K9s

Dorene Hansen PPP

Officer Dorene Hansen with her trusty K9, Odin. Officer Hansen is one of our longest-serving patrol officers, and Odin is our most senior K9.

MVPD has one of the longest-running K9 programs in Northern California. Pictured above are Officers John Stephens, Dan Birtwell and Don Meyers on a windy afternoon in 1961 with the first MVPD canines. The dogs came from Germany and responded only to German commands.

K9Vehicle

Just some of the training equipment used by the K9 team

Police dogs are one of the most effective and diverse tools used in policing. Dogs have a keen sense of smell and hearing making them a valuable partner to a police officer. A police dog will respond to noise from 140 yards away compared to about 40 yards for a human, and their speed allows them to overtake a person running away.

Besides being terrific companions, they save time for our officers, reduce the number of officers needed for a search, they perform more thorough searches, and they help keep our officers and the community safe during the apprehension of dangerous criminals.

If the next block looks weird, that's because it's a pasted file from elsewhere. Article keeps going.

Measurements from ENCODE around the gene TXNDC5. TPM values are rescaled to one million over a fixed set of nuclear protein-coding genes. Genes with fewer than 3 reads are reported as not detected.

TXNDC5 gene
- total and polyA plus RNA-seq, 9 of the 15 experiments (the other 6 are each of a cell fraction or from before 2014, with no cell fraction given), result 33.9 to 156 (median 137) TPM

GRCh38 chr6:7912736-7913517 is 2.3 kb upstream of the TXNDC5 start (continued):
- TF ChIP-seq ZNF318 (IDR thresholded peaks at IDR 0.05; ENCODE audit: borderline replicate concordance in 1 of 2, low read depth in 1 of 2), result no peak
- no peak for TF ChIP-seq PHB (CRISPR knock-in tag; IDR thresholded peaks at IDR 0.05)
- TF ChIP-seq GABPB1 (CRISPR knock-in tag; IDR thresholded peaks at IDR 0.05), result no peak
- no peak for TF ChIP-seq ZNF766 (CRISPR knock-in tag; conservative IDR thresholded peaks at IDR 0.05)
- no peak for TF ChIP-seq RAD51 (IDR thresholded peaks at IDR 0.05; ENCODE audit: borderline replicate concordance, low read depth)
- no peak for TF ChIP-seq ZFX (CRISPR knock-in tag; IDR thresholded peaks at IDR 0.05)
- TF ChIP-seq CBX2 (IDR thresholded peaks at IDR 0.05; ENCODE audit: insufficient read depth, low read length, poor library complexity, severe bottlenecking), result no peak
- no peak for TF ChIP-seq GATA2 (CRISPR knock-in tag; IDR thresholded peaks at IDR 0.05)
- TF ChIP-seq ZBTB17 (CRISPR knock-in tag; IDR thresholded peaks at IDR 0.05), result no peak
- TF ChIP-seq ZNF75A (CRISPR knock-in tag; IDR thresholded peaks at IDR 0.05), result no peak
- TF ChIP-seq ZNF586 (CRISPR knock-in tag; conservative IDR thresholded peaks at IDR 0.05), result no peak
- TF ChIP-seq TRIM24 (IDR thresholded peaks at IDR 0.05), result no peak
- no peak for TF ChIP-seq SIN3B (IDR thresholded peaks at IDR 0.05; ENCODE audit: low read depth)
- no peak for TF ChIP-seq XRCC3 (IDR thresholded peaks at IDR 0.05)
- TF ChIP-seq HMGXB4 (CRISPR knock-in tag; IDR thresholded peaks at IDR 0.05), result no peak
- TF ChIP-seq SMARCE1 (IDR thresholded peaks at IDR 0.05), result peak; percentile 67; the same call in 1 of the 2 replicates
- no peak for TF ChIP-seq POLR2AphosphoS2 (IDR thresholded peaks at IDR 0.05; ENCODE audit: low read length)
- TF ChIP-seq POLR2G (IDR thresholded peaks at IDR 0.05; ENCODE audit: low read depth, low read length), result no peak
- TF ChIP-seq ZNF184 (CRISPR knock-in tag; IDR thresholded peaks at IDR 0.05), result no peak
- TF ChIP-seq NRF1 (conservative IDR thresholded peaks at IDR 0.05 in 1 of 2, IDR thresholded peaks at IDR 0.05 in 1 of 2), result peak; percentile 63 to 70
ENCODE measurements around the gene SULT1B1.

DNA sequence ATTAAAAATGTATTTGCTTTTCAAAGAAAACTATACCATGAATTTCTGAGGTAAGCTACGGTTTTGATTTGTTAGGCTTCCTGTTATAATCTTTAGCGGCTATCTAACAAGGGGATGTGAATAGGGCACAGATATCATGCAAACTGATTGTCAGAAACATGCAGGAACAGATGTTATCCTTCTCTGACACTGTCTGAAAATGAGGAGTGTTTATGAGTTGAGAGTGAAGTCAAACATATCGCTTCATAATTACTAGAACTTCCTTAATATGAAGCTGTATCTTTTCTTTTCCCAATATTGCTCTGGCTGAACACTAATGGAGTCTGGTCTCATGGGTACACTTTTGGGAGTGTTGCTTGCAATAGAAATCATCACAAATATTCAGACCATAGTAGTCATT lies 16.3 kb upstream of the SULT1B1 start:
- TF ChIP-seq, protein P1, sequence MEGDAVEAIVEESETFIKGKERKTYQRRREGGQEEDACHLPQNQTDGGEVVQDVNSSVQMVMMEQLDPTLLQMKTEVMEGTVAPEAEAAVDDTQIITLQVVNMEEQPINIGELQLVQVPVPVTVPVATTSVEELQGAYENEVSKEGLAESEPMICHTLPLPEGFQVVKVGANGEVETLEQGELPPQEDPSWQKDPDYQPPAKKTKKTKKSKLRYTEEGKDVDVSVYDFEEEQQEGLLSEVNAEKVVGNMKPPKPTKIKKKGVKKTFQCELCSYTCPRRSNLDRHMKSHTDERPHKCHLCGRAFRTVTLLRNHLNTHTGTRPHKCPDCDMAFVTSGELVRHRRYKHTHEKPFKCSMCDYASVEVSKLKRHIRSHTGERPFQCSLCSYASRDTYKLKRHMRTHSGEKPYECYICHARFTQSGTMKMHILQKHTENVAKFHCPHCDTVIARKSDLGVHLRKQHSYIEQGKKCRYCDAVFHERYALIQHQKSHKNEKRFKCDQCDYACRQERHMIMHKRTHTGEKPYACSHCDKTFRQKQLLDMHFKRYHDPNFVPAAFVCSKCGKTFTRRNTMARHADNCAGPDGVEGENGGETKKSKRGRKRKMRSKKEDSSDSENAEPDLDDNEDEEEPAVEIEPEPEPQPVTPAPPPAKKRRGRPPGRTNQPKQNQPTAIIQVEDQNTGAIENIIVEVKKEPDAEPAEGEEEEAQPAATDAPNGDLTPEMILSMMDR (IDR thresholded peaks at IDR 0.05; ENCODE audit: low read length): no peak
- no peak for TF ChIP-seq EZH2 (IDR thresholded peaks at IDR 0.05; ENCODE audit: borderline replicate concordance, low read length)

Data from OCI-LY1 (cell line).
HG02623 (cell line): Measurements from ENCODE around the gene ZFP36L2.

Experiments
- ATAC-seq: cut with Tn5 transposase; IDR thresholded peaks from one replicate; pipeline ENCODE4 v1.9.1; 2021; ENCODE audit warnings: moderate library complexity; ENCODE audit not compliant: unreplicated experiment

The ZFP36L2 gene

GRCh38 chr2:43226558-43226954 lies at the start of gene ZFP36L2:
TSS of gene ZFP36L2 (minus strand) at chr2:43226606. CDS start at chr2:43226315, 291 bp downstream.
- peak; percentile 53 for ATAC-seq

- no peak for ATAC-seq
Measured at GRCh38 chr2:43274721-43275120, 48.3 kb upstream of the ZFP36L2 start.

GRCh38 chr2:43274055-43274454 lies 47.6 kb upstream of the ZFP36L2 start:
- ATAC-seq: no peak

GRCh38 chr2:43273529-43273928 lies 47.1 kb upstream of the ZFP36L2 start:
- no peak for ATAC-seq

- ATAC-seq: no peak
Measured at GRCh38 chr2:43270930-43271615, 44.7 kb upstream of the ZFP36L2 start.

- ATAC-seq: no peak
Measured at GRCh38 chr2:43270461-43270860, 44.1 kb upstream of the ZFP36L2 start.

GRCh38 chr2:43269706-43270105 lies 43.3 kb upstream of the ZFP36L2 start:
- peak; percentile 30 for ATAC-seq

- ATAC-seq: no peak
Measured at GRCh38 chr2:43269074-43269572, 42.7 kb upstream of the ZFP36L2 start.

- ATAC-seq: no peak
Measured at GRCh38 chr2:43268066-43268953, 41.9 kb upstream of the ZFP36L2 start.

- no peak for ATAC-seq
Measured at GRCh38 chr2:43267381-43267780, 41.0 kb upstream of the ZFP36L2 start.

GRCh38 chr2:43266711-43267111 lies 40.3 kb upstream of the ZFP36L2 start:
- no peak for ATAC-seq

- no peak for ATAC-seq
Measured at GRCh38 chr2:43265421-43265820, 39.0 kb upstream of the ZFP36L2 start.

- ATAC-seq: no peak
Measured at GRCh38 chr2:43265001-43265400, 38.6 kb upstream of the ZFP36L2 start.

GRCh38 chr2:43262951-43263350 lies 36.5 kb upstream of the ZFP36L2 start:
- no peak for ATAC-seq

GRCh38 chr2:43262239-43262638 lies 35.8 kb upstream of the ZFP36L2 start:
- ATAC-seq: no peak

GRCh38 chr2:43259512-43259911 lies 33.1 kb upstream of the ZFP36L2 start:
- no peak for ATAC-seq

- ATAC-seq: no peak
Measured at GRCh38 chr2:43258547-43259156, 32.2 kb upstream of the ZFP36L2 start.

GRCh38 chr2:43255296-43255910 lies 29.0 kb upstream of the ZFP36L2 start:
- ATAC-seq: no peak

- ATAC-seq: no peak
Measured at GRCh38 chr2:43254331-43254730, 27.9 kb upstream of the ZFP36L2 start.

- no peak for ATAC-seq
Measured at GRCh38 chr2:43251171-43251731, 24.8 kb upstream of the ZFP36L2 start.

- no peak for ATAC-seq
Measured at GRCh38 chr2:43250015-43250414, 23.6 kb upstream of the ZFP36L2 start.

Zeus

MVPD’s narcotics detection K-9 Zeus assigned to Santa Clara County’s Special Enforcement Team.

We purchase dogs when they’re about two years old—all German Shepherds (except for one Labrador). With the exception of a brief period in the 1960s, we have imported all of our dogs from Europe (Germany, Holland, Czechoslovakia), because of their strict breeding standards.

Tracking and searching make up most K9 deployments. A K9 team goes to work only after successfully completing 160-hours of basic training, narcotic detection training, and obtaining state certification. When a service dog retires, the city relinquishes ownership to the officer so that the dog can live out his life as a pet.

 

 

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K9 Odin with Officer Dorene Hansen and K9 Thor with Officer Curtis Lau

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